I have not too much experience with graph theory, so I am basically asking if someone knows if the answer to the following question follows from some theorem of graph theory (which I'm probably unaware of):

Let $\mathcal{G}=(\mathcal{V},\mathcal{E})$ be a finite and simple graph with the following properties:

- It is bipartite.
- It is $3$-valent and admits a proper $3$-edge colouring, i.e. we can colour all edges by $3$ colours such that the $3$ edges adjacent to some vertex have different colours.
- It is spherical, i.e. $\vert\mathcal{F}\vert-\vert\mathcal{E}\vert+\vert\mathcal{V}\vert=2$, where $\mathcal{F}$ is the set of "faces", i.e. the set of all the bi-coloured cycles (=maximal connected components of two colours). It is actually a well-known fact from "crystallization theory" that this is equivalent to saying that the graph can be drawn in such a way that is planar and such that all the faces of the graph (=closed paths enclosing some area) are actually also "faces" in the sense defined above, i.e. the only consist of $2$ colours.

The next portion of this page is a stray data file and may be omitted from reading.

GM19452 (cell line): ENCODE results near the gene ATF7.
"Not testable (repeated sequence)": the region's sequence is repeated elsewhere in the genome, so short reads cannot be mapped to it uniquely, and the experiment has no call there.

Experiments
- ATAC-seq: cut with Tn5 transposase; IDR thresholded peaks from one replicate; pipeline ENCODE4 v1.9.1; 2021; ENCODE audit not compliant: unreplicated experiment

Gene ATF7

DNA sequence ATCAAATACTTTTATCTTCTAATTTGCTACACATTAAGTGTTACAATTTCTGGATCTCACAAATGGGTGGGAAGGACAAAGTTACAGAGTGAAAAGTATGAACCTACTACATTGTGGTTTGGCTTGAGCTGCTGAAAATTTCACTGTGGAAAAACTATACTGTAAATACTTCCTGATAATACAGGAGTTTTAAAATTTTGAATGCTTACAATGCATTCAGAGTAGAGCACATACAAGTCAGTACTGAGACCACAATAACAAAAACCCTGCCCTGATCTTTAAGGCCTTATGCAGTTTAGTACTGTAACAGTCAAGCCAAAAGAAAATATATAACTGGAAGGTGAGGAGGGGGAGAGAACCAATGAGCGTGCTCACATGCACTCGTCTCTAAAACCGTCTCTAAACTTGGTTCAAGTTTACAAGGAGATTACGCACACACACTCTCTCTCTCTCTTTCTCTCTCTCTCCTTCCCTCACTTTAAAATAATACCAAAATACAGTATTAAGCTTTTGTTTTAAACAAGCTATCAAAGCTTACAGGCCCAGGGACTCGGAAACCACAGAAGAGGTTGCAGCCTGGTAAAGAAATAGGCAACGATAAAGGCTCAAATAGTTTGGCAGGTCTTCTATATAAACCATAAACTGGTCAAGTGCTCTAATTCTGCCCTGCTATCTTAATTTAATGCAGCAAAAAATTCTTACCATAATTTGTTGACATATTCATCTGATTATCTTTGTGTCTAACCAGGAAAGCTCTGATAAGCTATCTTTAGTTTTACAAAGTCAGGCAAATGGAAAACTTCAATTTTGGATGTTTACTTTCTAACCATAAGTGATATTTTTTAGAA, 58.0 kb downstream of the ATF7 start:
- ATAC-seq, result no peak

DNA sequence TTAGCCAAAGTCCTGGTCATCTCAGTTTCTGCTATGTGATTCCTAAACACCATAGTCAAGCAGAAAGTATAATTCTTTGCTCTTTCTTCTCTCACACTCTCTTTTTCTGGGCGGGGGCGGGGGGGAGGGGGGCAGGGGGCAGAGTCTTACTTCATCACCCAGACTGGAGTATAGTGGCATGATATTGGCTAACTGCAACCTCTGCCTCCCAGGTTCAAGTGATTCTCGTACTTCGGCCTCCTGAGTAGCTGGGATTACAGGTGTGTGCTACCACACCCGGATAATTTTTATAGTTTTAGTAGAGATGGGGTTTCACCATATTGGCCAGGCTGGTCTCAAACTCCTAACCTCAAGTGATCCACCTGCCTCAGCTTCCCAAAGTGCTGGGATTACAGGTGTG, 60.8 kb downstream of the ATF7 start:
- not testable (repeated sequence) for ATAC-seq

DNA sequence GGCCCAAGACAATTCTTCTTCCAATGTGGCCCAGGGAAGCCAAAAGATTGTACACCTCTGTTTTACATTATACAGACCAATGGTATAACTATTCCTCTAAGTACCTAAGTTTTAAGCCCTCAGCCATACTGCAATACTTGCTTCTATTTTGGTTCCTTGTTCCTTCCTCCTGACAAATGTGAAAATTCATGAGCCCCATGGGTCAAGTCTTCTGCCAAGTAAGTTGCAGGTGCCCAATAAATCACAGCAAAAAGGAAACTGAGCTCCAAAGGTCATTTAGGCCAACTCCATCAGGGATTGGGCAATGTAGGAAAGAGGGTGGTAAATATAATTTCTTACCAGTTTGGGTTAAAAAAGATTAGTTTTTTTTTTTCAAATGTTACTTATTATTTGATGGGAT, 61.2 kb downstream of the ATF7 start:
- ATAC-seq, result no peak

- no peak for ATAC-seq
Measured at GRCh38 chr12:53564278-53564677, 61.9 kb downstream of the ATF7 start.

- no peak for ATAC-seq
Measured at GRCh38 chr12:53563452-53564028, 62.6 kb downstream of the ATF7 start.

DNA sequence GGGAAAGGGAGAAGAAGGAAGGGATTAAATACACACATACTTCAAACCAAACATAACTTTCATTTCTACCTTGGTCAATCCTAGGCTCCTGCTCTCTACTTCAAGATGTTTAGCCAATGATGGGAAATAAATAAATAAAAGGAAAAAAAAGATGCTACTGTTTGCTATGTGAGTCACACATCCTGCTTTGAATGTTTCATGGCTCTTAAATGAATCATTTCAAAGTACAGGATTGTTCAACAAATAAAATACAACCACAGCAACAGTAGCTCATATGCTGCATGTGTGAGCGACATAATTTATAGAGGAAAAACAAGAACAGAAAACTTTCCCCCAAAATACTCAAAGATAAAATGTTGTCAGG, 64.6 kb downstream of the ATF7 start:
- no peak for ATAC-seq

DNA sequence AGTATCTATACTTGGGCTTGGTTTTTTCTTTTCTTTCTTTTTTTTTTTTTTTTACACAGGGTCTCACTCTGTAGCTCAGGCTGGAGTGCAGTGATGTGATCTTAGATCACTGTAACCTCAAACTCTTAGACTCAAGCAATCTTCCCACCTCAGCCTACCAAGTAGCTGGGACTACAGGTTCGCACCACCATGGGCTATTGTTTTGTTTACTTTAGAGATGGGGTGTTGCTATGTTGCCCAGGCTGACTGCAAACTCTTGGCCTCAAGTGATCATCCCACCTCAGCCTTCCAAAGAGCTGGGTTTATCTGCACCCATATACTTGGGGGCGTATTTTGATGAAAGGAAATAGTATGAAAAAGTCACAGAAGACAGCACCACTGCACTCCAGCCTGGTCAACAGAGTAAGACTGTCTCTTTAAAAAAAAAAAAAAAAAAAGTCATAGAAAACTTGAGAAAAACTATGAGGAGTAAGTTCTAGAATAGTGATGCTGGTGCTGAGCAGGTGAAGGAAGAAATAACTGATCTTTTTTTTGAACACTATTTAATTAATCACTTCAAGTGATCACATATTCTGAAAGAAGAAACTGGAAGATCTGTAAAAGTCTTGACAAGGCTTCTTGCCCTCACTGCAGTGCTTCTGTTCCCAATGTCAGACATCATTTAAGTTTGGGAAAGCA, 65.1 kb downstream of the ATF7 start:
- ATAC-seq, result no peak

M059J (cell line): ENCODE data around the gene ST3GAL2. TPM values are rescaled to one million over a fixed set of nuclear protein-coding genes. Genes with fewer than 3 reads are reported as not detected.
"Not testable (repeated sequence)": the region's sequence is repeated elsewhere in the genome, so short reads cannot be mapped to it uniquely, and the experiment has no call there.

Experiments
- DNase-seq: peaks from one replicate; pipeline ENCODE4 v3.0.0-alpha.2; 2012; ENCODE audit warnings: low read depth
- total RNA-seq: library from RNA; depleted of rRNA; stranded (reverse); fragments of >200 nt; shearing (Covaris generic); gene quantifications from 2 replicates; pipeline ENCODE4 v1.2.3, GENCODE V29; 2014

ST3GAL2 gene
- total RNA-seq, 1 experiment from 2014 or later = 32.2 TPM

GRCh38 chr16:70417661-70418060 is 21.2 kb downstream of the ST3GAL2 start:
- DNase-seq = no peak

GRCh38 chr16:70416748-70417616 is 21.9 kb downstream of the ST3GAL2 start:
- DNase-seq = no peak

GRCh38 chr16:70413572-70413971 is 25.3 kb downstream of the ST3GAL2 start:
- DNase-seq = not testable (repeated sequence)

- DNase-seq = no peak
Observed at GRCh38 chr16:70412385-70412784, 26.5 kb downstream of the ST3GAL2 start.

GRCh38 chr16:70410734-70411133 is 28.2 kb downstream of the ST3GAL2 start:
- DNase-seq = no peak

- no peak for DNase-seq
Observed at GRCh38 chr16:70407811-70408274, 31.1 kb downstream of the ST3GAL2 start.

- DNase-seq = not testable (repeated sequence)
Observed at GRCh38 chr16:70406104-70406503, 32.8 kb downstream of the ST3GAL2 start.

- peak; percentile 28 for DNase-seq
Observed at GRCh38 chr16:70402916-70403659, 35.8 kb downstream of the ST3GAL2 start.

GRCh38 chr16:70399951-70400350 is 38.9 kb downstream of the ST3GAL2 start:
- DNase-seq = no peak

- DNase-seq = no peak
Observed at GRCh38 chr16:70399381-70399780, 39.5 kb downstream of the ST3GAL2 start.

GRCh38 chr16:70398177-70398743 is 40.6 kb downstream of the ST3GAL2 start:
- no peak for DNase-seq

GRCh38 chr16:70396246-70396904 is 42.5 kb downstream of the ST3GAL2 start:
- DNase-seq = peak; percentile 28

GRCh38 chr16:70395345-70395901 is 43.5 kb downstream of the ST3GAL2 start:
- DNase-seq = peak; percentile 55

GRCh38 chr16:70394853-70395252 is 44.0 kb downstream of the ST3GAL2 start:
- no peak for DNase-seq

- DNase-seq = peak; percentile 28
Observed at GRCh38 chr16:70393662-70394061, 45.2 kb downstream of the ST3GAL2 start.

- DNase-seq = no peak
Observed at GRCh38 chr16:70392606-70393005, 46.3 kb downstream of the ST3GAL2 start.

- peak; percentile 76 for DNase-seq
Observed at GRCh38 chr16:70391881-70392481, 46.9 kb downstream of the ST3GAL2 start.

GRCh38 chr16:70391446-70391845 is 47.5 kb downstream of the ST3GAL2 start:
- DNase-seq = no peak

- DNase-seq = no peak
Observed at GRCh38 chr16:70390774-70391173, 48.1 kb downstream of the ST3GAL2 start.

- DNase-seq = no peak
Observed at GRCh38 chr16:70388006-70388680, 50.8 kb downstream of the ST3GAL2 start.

Under these assumptions, does there exists a closed path in the graph which is maximal in the sense that it touches every vertex of $\mathcal{G}$ exactly once?

I think graphs with these properties are called *Hamiltonian* in the graph theory literature. If this has any relevance, note that the graph $\mathcal{G}$ is actually *balanced* bipartite, which follows by combining bipartitness and the fact that it admits a proper edge colouring.

EDIT: I just found on the internet that what I am trying to prove for a few days now is very similar to what is called "Barnette's conjecture". So, I guess the question might be much harder then I thought^^